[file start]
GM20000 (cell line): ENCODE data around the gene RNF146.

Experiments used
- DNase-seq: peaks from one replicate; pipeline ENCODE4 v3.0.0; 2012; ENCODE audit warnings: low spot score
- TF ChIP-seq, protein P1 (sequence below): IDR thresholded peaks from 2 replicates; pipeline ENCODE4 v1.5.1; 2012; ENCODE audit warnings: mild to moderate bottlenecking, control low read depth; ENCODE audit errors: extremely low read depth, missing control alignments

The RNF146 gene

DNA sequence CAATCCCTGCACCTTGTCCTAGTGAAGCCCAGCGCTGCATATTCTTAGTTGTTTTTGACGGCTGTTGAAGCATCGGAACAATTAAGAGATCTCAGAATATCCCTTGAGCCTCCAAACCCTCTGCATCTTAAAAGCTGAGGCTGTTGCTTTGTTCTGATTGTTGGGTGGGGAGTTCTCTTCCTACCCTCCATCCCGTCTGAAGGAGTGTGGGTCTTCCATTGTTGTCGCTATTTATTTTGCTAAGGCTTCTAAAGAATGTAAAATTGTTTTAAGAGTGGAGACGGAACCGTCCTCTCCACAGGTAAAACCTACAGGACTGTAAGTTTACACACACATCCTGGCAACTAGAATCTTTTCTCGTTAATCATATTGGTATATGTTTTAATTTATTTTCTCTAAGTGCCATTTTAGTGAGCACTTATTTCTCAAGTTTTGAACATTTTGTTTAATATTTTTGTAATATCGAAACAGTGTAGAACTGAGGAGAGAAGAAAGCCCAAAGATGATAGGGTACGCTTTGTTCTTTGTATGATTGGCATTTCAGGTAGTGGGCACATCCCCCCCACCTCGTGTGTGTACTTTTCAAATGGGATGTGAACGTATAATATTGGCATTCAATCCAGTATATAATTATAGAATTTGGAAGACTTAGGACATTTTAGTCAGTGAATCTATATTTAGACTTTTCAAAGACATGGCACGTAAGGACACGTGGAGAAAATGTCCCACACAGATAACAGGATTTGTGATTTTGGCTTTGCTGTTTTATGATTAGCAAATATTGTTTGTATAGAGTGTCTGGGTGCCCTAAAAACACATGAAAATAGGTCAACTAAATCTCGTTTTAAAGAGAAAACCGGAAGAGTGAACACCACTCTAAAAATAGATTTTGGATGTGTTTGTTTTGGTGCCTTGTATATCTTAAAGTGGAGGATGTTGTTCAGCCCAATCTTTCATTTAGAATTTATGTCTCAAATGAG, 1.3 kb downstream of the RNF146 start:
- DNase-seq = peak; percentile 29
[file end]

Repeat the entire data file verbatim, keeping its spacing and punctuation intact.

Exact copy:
GM20000 (cell line): ENCODE data around the gene RNF146.

Experiments used
- DNase-seq: peaks from one replicate; pipeline ENCODE4 v3.0.0; 2012; ENCODE audit warnings: low spot score
- TF ChIP-seq, protein P1 (sequence below): IDR thresholded peaks from 2 replicates; pipeline ENCODE4 v1.5.1; 2012; ENCODE audit warnings: mild to moderate bottlenecking, control low read depth; ENCODE audit errors: extremely low read depth, missing control alignments

The RNF146 gene

DNA sequence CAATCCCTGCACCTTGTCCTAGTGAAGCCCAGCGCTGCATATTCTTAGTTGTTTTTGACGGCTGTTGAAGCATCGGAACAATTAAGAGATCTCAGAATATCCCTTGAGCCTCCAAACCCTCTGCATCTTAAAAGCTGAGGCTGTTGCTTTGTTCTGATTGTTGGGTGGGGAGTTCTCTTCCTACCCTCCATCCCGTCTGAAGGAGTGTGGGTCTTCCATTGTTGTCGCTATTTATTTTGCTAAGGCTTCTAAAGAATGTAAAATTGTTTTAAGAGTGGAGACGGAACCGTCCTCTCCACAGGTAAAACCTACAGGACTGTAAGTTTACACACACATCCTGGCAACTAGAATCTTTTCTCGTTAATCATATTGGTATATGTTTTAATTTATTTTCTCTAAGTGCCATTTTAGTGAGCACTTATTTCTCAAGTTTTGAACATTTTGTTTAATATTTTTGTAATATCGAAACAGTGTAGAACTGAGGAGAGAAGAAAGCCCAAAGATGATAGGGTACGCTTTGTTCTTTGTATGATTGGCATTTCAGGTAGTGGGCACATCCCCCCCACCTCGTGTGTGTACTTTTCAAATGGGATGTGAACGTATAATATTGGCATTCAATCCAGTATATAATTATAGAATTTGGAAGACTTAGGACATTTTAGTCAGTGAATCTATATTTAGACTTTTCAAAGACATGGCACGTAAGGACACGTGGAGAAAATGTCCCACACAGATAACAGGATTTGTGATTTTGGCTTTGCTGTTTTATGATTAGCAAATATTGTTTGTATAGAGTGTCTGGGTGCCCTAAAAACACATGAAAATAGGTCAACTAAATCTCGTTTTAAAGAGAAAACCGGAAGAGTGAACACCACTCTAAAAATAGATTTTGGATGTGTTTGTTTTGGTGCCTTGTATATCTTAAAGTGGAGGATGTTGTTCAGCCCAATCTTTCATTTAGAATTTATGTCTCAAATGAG, 1.3 kb downstream of the RNF146 start:
- DNase-seq = peak; percentile 29